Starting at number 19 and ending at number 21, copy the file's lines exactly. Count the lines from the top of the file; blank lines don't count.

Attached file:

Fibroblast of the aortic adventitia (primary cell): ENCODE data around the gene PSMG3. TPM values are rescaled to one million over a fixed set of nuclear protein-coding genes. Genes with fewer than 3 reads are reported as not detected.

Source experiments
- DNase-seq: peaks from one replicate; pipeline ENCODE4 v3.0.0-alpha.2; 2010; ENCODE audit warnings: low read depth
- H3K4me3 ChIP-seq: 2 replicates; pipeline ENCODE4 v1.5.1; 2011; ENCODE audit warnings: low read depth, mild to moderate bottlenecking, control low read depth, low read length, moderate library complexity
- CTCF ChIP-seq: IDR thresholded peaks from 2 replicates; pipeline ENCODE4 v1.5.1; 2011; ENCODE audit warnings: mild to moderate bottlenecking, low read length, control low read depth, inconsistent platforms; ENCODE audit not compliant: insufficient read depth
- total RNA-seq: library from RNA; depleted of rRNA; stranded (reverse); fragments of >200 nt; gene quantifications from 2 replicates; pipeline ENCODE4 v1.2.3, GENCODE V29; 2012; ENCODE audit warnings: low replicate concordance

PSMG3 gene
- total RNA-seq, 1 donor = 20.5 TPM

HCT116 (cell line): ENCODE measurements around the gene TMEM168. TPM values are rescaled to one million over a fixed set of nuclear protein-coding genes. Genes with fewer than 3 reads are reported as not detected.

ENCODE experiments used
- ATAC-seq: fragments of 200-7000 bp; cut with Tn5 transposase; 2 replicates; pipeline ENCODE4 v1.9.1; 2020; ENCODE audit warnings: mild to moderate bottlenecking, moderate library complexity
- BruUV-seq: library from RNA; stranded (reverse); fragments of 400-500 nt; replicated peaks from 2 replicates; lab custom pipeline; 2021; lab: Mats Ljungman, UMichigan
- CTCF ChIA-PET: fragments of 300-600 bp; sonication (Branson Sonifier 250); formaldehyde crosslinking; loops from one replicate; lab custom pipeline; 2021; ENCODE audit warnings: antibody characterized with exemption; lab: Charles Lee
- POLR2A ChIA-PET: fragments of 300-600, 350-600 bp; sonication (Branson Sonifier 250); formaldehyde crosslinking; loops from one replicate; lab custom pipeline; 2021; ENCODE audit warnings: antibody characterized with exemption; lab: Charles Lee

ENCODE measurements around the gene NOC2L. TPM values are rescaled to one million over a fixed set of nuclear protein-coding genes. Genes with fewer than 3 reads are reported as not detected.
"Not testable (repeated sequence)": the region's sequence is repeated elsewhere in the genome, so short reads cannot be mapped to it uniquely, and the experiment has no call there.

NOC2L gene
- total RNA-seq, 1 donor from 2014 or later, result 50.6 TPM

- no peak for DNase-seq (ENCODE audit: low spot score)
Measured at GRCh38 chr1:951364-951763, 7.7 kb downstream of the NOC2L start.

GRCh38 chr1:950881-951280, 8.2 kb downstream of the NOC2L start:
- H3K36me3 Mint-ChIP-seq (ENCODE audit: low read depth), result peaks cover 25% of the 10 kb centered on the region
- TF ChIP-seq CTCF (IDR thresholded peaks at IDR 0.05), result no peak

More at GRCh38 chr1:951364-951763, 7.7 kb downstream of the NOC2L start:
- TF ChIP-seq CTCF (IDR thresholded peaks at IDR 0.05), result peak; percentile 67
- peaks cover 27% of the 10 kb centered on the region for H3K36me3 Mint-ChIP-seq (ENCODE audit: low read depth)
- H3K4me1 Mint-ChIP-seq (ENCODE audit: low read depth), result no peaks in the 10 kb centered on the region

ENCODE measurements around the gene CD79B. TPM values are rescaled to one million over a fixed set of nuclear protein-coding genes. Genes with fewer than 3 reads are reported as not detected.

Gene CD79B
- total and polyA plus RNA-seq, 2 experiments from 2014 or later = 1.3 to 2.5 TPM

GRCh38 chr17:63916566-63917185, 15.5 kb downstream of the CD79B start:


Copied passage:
- no peak for DNase-seq (ENCODE audit: low spot score)
Measured at GRCh38 chr1:951364-951763, 7.7 kb downstream of the NOC2L start.

GRCh38 chr1:950881-951280, 8.2 kb downstream of the NOC2L start: